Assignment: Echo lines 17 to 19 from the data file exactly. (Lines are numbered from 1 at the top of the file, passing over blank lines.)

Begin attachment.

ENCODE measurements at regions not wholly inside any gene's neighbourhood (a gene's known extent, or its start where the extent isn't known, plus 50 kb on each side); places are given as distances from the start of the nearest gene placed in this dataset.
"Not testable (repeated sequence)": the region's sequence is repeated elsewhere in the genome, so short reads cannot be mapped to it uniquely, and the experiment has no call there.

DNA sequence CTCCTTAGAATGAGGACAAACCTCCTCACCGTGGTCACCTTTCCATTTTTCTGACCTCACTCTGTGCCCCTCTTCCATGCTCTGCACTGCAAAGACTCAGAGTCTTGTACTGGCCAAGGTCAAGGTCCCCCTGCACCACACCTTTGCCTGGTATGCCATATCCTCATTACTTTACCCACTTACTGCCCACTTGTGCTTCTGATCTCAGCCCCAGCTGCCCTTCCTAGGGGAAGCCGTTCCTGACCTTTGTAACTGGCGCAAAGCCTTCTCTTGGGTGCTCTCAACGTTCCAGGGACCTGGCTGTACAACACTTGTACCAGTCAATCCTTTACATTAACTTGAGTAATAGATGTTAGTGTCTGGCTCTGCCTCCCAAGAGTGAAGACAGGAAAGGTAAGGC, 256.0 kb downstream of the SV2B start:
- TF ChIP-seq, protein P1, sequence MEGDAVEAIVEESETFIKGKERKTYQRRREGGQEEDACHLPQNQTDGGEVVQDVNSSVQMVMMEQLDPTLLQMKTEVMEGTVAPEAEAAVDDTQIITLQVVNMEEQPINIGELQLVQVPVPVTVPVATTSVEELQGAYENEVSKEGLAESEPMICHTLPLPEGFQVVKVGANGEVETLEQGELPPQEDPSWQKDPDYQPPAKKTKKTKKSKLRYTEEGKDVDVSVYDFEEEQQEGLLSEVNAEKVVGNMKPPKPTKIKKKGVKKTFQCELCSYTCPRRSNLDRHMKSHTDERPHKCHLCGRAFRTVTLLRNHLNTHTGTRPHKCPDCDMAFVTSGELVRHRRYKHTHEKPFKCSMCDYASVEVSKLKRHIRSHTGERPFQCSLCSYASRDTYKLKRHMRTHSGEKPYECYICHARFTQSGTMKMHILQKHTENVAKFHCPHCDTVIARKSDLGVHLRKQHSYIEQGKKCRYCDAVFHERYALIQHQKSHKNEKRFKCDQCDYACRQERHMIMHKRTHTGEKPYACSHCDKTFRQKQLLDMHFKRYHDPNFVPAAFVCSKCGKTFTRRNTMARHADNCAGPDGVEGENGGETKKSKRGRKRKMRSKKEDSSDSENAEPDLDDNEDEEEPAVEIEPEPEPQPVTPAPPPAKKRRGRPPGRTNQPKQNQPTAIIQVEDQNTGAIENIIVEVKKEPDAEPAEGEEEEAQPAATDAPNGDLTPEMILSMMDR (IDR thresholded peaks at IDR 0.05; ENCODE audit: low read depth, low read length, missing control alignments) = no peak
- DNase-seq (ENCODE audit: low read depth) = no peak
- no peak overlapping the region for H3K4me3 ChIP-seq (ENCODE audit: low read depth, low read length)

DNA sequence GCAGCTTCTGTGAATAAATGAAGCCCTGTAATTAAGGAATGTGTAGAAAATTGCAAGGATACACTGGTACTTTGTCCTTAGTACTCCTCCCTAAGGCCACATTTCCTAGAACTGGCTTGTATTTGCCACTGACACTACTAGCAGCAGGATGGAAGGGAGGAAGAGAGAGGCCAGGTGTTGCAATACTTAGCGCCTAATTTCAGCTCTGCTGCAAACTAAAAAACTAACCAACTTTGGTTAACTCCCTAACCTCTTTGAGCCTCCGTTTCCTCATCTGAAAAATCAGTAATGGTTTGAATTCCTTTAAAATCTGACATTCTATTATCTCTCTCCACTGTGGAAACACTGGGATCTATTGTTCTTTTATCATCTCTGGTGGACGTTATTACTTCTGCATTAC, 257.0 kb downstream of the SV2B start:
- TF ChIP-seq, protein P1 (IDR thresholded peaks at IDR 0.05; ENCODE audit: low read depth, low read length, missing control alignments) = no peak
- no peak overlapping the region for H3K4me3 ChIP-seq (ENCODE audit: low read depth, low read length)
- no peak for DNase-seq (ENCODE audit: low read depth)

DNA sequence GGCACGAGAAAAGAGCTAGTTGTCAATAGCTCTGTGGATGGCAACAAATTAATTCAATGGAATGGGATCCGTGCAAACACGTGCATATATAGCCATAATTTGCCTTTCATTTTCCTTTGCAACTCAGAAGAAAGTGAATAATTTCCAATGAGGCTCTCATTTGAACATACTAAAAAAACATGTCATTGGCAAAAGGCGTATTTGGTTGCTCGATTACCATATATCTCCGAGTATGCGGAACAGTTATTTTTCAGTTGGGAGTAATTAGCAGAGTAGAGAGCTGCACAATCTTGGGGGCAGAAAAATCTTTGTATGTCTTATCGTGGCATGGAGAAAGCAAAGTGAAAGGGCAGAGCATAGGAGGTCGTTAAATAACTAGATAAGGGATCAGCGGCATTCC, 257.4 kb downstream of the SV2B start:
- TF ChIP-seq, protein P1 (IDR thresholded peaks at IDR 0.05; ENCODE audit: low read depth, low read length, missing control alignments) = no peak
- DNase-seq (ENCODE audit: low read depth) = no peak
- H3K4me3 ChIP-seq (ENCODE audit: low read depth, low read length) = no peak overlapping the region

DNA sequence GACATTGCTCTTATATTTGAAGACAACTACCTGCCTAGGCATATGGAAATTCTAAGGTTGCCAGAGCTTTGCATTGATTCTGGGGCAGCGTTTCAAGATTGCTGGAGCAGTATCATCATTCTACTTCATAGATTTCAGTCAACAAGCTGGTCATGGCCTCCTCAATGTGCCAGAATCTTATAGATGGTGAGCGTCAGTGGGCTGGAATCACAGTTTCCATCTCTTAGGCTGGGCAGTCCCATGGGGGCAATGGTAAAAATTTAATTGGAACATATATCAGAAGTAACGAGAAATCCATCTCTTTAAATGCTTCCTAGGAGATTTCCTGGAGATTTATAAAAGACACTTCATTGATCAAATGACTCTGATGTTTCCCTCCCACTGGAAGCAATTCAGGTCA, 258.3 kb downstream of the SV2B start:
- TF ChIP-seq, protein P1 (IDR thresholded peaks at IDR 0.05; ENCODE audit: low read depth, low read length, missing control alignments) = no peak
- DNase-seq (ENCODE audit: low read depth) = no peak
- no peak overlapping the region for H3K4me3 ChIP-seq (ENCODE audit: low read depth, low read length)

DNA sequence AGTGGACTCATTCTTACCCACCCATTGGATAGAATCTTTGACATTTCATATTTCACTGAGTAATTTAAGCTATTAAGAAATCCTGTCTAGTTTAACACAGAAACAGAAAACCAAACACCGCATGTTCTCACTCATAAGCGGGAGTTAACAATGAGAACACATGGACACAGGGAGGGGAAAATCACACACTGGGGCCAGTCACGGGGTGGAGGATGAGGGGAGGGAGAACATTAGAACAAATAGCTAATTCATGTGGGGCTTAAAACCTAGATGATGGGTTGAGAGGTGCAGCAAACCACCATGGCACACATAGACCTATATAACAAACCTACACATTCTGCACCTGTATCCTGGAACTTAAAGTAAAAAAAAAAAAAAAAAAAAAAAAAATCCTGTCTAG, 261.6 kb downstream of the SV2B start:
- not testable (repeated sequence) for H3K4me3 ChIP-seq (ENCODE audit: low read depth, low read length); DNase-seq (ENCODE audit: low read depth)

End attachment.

- DNase-seq (ENCODE audit: low read depth) = no peak
- no peak overlapping the region for H3K4me3 ChIP-seq (ENCODE audit: low read depth, low read length)

DNA sequence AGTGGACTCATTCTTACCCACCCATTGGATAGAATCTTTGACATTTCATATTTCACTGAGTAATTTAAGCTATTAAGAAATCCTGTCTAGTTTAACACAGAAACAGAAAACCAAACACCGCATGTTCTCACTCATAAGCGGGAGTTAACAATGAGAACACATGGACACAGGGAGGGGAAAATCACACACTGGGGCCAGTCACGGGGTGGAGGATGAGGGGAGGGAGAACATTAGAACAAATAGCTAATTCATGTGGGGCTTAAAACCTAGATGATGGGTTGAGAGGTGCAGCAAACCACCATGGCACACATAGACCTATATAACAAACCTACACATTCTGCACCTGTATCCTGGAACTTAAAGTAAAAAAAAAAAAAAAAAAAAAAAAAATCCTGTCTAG, 261.6 kb downstream of the SV2B start: